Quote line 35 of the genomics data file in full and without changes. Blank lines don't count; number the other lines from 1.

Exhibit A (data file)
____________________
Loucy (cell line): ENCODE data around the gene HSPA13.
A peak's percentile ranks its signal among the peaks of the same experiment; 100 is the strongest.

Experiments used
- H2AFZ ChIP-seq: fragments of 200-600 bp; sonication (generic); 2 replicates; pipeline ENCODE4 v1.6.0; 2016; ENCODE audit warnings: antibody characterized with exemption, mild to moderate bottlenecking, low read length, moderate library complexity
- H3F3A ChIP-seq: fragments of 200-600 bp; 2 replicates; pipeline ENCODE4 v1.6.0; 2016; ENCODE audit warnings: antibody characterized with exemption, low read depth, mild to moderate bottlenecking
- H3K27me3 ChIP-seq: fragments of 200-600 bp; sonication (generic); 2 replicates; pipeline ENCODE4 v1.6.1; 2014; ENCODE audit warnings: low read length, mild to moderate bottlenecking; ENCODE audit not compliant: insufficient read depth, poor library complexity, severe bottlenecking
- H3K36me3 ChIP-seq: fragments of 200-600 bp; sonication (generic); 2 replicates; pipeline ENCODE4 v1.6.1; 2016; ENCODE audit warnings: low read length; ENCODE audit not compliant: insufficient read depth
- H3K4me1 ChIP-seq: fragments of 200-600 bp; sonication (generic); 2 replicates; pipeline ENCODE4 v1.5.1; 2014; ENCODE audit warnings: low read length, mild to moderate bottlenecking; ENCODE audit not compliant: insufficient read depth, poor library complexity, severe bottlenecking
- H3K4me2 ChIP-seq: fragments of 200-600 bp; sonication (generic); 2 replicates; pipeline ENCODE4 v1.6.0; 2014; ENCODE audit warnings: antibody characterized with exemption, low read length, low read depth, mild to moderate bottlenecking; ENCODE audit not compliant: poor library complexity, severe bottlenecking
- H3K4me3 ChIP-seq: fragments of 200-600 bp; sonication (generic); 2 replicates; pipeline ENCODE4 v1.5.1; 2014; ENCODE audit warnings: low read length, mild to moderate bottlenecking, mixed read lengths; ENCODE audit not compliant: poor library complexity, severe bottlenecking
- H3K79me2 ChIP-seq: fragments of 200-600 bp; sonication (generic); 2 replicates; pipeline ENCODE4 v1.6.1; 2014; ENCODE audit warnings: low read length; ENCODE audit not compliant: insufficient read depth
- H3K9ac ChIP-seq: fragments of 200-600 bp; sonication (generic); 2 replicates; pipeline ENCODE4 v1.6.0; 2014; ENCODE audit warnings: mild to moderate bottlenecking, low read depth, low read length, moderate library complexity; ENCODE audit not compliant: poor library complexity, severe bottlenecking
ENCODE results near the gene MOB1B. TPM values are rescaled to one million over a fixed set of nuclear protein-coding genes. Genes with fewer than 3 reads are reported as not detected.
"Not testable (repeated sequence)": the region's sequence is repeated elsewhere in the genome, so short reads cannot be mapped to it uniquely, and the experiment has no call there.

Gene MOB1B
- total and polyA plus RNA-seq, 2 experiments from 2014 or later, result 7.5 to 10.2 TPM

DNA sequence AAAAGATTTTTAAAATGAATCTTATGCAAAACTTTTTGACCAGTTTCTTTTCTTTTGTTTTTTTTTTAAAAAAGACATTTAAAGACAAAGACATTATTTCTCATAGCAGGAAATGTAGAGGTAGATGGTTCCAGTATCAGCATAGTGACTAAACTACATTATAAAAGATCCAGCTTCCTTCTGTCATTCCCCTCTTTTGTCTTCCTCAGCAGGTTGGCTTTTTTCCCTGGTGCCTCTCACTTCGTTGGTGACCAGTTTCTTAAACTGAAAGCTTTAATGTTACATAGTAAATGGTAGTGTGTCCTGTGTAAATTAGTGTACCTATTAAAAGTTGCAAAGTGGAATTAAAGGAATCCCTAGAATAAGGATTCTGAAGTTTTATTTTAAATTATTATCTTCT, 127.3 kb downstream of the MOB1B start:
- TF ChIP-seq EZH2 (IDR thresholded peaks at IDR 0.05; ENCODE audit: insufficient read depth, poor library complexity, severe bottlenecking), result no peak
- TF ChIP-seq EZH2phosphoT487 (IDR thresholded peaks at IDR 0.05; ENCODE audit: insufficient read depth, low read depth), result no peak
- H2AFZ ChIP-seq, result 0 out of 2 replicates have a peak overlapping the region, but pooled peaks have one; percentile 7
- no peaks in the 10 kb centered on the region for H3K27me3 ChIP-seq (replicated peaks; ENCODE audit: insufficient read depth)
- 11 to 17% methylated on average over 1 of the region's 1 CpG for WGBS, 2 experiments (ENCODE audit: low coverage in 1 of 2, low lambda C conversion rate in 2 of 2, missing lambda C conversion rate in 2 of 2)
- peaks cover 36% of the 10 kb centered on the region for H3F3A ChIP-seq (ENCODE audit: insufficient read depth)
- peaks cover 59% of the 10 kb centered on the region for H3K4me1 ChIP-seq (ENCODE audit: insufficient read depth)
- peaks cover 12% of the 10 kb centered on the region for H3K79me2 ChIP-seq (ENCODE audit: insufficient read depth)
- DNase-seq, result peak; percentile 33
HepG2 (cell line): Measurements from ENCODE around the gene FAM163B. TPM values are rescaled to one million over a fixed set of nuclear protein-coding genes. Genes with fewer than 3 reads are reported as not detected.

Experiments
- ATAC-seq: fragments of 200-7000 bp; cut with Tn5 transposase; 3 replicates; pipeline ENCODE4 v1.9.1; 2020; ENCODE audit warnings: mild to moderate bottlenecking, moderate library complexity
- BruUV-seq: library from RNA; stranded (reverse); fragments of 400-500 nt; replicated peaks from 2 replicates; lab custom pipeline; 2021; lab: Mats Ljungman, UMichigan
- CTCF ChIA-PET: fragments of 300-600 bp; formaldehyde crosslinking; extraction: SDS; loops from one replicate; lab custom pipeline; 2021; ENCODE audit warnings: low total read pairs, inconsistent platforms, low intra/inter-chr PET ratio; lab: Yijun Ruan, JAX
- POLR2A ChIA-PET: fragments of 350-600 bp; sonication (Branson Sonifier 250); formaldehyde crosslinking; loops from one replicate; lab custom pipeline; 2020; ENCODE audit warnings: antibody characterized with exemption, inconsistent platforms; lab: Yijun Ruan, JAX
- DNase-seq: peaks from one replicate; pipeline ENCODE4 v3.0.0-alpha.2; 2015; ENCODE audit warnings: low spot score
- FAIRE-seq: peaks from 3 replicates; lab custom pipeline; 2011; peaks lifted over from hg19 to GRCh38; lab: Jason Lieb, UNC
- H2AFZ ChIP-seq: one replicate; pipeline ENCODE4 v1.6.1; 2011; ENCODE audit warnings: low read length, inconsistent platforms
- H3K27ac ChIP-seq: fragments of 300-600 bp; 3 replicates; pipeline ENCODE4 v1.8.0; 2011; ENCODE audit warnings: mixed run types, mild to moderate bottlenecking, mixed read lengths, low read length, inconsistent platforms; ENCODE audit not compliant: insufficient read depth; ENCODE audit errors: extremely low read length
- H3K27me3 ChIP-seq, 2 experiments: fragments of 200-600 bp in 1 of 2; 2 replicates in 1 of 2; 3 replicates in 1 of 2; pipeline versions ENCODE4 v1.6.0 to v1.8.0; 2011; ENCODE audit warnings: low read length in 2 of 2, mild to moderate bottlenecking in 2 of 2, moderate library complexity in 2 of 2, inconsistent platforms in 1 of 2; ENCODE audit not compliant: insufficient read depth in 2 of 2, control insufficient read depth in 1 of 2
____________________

- H2AFZ ChIP-seq: one replicate; pipeline ENCODE4 v1.6.1; 2011; ENCODE audit warnings: low read length, inconsistent platforms